5 Quick Fixes to your Credit Report that can raise scores

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Tackling bad credit can seem like a huge, never-ending task. But certain negative items hurting your credit score can be easily fixed. Here are five items that can hurt your credit score and a simple solution to fix them and help raise your credit scores.

1. A zero balance can hurt your credit score.
Creditworthiness is a demonstration of how you manage your obligations over time. Once you pay a debt in its entirety you are no longer managing that debt. It may be a positive entry but it is no longer being managed. This may seem counterintuitive but it is true. Credit card accounts with zero balances may lower your credit scores.

Quick Fix: Always maintain a small balance on at least one of your credit card accounts. Even if it’s just lunch a few times a month, charge a small amount on your credit card to make sure a small balance is being reported to the credit bureaus and timely payments are being made.

2. Are your credit limits being reported?
Credit card companies should report your credit limit as well as account balance.  But if you have a No Preset Spending Limit (NPSL) credit card, your balance may be reported as your limit. This can hurt your credit utilization numbers because it may look as though all of your available credit is being used. The balance to limit ratio is distorted.

For instance: Suppose your balance is $1,300; however, your credit limit is $12,000. If the creditor only reports your balance of $1,300 and the credit bureau plugs in your balance as your credit limit, then you have a high balance to limit ratio. Actually it looks as though you have maxed out your available credit and other creditors may view this as high risk. Your credit score will definitely suffer. Plus, if you are in the market for additional credit, you may be denied due to high utilization.

Quick Fix: Request your credit reports and make sure all of your creditors are reporting credit limits as well as account balances. If not, dispute the error with the credit bureau, informing them of your credit limit. You can also call the creditor and request they report a credit limit along with the account balance. No matter what a credit card issuer may tell you, there is some internal credit limit for your credit card account and you want that limit reported.

3. Balance Transfer
Do not transfer all your balances to one low interest rate card. You may get many offers for the best credit cards with low interest rates, but if you transfer all of your balances to the one card then you run the risk of increasing your balance to limit ratio. A high balance to limit ratio lowers your credit scores.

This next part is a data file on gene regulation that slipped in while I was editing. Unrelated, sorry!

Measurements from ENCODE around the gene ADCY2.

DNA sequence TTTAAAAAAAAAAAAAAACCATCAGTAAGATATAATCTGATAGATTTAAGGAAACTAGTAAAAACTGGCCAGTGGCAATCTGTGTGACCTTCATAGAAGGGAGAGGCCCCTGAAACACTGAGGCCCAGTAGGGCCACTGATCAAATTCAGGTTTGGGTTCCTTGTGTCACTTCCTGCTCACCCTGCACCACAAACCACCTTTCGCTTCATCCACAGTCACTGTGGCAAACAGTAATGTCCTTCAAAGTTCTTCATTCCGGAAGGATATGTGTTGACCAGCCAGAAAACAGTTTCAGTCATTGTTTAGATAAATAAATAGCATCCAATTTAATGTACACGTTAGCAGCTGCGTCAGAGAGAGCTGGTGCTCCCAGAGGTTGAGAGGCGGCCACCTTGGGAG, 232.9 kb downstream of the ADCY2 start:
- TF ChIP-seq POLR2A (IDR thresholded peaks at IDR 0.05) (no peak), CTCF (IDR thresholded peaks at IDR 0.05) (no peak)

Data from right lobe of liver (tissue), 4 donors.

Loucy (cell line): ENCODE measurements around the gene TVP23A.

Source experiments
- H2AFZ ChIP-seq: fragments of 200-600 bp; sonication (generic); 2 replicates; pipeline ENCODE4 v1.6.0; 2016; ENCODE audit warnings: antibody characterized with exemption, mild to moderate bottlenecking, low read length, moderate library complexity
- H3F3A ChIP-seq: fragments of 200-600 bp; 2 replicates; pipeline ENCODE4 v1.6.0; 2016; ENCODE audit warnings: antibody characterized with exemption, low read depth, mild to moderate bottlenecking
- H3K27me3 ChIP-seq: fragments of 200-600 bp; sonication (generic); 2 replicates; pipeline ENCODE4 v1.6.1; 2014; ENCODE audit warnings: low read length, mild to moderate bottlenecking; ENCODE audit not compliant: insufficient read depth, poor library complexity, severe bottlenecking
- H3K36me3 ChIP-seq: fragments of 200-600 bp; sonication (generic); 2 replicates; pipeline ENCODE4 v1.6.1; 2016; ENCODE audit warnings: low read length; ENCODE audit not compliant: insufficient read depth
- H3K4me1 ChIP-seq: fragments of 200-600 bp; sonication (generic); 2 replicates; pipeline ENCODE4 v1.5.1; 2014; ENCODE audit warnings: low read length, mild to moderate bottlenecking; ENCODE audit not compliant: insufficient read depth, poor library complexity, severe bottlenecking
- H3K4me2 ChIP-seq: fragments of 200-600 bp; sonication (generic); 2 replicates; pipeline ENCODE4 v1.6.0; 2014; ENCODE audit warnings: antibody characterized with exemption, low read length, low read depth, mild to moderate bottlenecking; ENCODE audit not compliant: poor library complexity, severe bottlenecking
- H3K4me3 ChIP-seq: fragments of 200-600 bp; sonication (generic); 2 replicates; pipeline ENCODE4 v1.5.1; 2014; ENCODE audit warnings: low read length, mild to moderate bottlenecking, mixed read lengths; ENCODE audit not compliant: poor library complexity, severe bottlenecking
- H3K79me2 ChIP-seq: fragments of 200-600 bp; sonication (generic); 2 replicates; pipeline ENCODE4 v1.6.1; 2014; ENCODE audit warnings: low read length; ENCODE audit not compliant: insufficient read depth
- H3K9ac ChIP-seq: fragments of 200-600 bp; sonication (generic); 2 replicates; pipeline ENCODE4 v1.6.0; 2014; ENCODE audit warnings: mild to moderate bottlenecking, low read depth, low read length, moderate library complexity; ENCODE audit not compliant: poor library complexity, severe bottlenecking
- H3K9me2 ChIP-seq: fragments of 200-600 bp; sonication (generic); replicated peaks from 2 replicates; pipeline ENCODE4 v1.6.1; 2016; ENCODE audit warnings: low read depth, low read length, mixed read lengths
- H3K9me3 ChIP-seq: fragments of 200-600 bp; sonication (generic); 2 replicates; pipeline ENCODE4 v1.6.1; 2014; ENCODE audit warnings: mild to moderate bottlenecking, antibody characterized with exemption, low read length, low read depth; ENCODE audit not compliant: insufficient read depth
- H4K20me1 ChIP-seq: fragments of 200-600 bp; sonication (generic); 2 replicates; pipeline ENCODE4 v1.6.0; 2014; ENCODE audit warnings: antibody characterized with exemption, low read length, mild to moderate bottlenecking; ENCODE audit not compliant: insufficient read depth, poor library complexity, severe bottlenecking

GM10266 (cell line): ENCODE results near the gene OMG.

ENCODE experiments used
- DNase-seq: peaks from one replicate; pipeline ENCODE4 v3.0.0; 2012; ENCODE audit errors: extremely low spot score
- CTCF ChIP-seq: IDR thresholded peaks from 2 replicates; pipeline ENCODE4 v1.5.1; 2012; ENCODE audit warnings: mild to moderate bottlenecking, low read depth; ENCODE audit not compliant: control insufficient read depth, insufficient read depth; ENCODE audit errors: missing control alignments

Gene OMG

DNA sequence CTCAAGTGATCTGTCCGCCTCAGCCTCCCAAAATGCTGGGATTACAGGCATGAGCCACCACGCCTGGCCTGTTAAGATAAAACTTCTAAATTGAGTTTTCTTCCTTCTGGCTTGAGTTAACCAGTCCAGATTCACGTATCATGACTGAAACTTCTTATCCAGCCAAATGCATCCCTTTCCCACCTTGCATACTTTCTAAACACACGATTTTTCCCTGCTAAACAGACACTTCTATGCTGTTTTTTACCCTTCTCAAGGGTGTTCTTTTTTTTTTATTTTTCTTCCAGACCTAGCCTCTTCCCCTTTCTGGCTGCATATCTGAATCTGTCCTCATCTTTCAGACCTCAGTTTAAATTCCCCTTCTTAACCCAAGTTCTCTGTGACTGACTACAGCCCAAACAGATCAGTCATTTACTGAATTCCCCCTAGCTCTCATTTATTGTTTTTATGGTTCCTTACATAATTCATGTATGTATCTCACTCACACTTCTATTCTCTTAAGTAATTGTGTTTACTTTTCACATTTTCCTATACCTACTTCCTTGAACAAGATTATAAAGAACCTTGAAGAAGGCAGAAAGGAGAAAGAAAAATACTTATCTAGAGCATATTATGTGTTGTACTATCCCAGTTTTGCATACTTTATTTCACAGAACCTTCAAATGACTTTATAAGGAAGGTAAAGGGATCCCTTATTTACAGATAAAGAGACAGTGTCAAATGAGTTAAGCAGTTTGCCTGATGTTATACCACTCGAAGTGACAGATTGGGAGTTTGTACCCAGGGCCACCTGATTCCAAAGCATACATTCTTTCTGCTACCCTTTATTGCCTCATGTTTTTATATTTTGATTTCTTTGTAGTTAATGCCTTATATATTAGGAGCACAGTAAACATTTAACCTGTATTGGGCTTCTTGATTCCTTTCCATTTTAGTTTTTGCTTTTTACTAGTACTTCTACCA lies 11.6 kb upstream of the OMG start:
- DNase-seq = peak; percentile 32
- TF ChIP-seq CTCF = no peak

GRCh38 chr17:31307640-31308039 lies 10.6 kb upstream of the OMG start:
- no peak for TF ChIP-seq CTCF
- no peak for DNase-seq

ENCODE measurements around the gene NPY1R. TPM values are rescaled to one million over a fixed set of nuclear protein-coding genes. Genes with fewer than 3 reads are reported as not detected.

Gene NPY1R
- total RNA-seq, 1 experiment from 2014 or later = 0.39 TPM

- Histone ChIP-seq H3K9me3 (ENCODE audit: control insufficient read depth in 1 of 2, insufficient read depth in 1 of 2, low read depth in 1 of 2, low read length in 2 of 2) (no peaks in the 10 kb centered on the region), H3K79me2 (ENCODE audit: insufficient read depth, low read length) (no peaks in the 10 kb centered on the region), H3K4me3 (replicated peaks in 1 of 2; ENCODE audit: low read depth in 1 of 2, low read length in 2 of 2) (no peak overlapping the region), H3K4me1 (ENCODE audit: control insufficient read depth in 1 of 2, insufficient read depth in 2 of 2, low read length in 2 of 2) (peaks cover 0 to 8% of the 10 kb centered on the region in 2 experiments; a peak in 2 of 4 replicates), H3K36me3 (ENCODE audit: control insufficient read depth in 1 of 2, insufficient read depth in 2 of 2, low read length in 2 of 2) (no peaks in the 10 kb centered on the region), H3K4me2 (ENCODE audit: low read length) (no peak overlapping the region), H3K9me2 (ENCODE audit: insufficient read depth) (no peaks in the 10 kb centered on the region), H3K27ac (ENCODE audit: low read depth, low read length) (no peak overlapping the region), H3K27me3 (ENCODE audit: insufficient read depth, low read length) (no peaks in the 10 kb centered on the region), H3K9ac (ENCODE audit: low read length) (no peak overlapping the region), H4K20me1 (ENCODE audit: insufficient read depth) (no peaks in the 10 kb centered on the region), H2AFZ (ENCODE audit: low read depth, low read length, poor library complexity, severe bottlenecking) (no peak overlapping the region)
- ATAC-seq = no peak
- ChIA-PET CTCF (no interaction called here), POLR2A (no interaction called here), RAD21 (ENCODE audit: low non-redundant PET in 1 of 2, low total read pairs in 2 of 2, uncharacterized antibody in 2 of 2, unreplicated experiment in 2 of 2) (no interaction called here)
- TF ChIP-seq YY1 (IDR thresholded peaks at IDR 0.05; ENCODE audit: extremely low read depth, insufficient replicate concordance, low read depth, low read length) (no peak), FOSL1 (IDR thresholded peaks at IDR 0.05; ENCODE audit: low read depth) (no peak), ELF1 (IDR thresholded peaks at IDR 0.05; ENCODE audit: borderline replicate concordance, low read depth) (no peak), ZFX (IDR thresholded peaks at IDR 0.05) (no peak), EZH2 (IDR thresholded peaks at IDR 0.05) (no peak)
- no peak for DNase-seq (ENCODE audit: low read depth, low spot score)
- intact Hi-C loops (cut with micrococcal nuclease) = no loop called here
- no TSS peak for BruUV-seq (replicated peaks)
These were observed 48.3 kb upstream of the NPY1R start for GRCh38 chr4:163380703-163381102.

Quick Fix: Maintain your account balances at less than ten percent of your available credit limit in order to have good credit scores. Remember, a significant part of calculating credit scores is the amount owed. It constitutes thirty percent of your credit score.

4. Duplicate Negative and Collection Agency Accounts
Collection agencies routinely sell and transfer collection accounts. As junk debt buying continues to grow as a lucrative industry, the chances that more than one collection agency has attempted to collect on the exact same debt. Each of those collection agencies could very well be listed on your credit report for one single debt. The credit scoring will recognize each entry, even if it is a duplicate, as negative information. Original creditors may also be guilty of reporting one account twice on your credit reports.

Quick Fix: Dispute the duplicate negative items directly with the credit bureaus as inaccurate information. The duplicate entries will be deleted. Once deleted your credit score will improve instantly.

5. Outdated Negative Information
Negative information can remain on your credit reports up to 7 years while bankruptcies can remain up to 10 years. Negative information does not always automatically drop-off when the 7 year mark is reached.

Quick Fix: Get your credit reports and look at the negative items that should have been removed after 7 years or due to be removed within months of the 7 year mark. Dispute the items that have passed the 7 year mark. If you are within a few months of the 7 year mark, you can dispute those items and the credit bureaus will sometimes go ahead and remove them a little early.



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